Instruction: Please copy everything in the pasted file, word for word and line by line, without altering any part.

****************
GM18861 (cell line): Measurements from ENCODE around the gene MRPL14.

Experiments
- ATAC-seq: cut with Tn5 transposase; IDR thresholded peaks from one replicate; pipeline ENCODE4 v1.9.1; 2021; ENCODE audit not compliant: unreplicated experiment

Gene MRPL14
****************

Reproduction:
GM18861 (cell line): Measurements from ENCODE around the gene MRPL14.

Experiments
- ATAC-seq: cut with Tn5 transposase; IDR thresholded peaks from one replicate; pipeline ENCODE4 v1.9.1; 2021; ENCODE audit not compliant: unreplicated experiment

Gene MRPL14